Some farmers growing hemp on P.E.I. want to be able to grow varieties that have higher levels of CBD.
They’ve been lobbying federal government agencies and politicians.
“We’ve sent letters to all the MPs, particularly in Prince Edward Island, we’ve sent letters to the prime minister,” said Phillip Jennings, of Lorne Valley Ranch in eastern P.E.I.
“We’ve even had people in government that have gone to Ottawa and say, put these Canadian farmers on a level playing field with the American farmers and allow them to grow some of these high CBD clones.”
Jennings and five other P.E.I. farmers are growing 300 acres of hemp under contract to Dosecann, an extraction facility in Charlottetown.
Jennings also grows 750 acres of hemp in the United States.
CBD is a compound found in the cannabis plant. It is not intoxicating, according to Health Canada.
In the United States, the secretary of agriculture has given hemp farmers an exemption to grow varieties that are not yet certified.
“You need two Canadian ministers to get together, the health minister and agriculture minister, they need to sit down in a room and say, ‘Let’s do the same thing that Secretary Purdue did in the United States,'” Jennings said.
“Put our Canadian farmers equal with the American farmers, allow them to grow these varieties under an exemption for a few years, until the university or somebody comes up with truly-certified varieties.”
Jennings said the Canadian rules are putting P.E.I. farmers at a disadvantage and costing them potential earnings.
“We’re growing at best a five per cent CBD,” Jennings said.
“If we could grow some of the other varieties, the good varieties that are coming out of private research around the world, it could be as high as 16 per cent, so you’re talking about an increase in value of triple the price.”
Step up lobbying
Tyler Macdonald of Red Earth Cannabis has also been talking to Health Canada about hemp with higher CBD.
His company is building an extraction lab for CBD in Brackley, P.E.I.
“I think we need to step up those lobbying efforts,” Macdonald said.
“Right now, Canadian producers are at a disadvantage and we need to work really hard to get that change quickly.”
Macdonald said his company didn’t even plant hemp this summer, in part because of the low CBD levels.
“We planned on growing this year, but obviously we opted out with the CBD levels,” Macdonald said.
“Just wait on Health Canada to see if they would approve more cultivars for next year. We took a step back and this year focused on our processing facility and getting that up and running.”
Macdonald hopes there will be more options for 2020.
“We’d love to see a new approved cultivar for hemp at least 10-per-cent-plus CBD concentration,” Macdonald said.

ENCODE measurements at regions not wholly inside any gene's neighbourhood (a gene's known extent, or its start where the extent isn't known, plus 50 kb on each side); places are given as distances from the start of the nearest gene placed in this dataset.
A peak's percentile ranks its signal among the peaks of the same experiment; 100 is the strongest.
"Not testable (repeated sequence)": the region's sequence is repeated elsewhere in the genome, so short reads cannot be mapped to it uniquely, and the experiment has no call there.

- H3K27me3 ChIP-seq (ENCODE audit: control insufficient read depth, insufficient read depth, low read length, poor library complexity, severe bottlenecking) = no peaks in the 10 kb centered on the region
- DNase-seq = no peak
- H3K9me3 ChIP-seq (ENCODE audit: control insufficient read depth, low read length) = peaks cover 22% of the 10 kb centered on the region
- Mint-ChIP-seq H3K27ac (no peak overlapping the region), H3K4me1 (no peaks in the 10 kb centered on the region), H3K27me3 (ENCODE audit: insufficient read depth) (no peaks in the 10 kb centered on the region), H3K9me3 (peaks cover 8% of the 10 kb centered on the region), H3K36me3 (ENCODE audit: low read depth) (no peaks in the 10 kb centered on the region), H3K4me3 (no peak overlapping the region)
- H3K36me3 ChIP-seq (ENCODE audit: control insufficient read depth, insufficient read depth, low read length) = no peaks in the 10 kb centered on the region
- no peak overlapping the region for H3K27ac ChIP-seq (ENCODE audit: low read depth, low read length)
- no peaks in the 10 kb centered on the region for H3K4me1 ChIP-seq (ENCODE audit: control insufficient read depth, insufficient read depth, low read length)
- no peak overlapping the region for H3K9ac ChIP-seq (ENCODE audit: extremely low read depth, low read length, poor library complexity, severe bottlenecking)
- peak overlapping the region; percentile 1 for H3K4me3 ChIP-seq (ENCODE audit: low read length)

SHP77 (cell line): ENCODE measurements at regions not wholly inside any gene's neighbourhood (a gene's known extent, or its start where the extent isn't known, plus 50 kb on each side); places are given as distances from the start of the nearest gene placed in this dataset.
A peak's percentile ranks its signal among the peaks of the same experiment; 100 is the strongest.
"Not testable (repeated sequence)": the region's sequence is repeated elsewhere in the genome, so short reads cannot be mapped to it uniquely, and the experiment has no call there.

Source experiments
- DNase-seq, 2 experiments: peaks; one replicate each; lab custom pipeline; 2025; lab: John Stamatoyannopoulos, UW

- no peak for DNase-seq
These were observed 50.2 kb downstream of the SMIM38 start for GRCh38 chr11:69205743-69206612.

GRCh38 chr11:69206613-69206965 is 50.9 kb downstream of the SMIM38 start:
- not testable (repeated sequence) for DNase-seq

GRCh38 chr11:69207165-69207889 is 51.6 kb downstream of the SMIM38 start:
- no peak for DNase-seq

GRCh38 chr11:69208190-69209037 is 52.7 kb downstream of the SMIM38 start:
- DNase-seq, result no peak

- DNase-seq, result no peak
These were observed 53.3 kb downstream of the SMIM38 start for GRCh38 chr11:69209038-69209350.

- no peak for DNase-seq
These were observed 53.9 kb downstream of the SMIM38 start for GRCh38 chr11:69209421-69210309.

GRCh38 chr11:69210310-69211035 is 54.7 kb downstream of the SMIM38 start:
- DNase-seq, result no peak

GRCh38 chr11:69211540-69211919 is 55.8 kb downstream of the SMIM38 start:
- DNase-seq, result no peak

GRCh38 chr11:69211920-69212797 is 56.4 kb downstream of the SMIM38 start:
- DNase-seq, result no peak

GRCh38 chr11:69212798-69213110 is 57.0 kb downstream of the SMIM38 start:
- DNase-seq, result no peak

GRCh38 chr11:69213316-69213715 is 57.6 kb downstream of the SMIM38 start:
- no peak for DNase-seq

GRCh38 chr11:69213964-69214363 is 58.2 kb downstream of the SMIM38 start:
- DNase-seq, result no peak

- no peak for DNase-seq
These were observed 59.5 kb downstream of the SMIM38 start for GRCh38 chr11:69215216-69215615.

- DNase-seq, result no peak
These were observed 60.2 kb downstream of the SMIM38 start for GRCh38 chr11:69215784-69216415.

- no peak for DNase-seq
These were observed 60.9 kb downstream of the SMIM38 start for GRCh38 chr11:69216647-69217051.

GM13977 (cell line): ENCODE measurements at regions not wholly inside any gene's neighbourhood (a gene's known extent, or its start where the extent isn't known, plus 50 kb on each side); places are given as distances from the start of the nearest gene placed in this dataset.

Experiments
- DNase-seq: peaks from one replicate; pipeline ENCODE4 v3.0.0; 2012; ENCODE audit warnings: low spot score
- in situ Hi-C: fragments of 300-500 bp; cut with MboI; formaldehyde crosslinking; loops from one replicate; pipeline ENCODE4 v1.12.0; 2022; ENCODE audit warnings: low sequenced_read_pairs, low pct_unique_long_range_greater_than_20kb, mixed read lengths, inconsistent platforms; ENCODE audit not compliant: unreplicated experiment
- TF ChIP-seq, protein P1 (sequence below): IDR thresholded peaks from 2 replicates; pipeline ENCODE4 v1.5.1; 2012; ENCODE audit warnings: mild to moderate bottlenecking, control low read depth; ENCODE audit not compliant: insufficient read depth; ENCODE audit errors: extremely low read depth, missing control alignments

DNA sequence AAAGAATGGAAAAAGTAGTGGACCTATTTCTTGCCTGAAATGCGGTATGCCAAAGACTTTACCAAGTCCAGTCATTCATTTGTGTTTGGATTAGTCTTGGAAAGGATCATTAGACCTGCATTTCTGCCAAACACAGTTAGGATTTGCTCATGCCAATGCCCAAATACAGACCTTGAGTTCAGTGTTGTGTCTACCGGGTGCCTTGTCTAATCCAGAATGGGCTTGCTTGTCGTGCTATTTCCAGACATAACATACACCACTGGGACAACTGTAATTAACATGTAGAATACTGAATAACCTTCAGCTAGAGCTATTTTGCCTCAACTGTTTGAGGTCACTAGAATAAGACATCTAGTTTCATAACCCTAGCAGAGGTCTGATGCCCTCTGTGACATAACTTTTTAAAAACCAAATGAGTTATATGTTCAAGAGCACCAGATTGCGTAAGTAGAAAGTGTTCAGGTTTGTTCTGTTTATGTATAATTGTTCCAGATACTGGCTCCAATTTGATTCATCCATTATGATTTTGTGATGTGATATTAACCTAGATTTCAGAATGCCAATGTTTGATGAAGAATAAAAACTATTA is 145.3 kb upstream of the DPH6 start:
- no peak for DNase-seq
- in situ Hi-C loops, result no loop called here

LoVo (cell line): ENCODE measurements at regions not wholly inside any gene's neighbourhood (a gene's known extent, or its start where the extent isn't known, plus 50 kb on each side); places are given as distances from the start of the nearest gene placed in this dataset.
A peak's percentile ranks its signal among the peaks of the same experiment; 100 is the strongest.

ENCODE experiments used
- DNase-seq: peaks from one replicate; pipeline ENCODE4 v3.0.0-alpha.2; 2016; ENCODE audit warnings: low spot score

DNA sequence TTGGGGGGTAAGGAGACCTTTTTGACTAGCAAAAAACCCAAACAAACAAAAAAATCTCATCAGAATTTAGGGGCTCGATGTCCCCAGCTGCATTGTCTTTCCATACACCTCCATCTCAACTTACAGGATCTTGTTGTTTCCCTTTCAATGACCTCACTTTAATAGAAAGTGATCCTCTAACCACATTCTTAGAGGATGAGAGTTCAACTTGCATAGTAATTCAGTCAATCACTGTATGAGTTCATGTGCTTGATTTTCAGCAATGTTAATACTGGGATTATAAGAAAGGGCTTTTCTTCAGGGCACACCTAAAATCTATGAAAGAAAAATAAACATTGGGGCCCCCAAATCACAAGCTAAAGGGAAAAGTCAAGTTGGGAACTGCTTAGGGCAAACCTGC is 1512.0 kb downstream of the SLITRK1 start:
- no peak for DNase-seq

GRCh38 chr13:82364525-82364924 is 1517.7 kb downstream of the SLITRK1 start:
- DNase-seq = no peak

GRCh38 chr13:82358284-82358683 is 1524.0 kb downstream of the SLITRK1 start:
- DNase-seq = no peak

“It’s much better for the processor. More oil content and more quality of product as well.”
Macdonald has also been making his case provincially and with the federal government.
“The indications from Health Canada right now is there is something coming down the pipe and we’re looking forward to those responses here, come the fall,” Macdonald said.
“Hopefully a lot higher CBD levels here in Canada, to put us back at a good advantage here compared to the U.S.”
The Canadian Seed Growers’ Association has also been receiving lots of questions from hemp growers looking for seed with higher CBD levels.
“I’ve had multiple calls from all kinds of people all spring and summer long asking about this question specifically, ‘how can I get American varieties into Canada and grow them?'” said Michael Scheffel, managing director, policy and standards with the association.
“Unfortunately I’ve had to tell them that it’s not possible at this time to do that because of the regulation and the policies that are currently in place from Health Canada.”
Scheffel points to the industrial hemp regulations that specify that growers can only cultivate hemp in Canada provided it is pedigreed seed of an approved cultivar.
P.E.I. isn’t the only province where farmers are lobbying for hemp seed with higher CBD, so are other growers across Canada.
“Primarily in the prairies where there is much larger acreage going into production,” said Adam MacLean, with the P.E.I. Department of Agriculture.
“There is a recognition that we need to get access to the higher-CBD varieties in order to compete with American production.”
MacLean estimates farmers on P.E.I. are growing 500 to 600 acres of hemp in 2019.
When contacted by CBC, Health Canada said it will “continue to engage with the industrial hemp industry and consider improvements to the regulations that are consistent with the objectives of the Cannabis Act.”
Jennings and his group hope to start harvesting their hemp in early October.
He’s hoping the farmers will make around $5,000 to $7,000 an acre, but said it could be worth even more, if he was allowed to use the varieties being grown in the U.S.
“We have farmers in the States that are doing [$25,000 to $45,000 an acre], I know one field that did $75,000 an acre,” Jennings said.
“If we get those same varieties, the Canadian farmers will have that same opportunity.”
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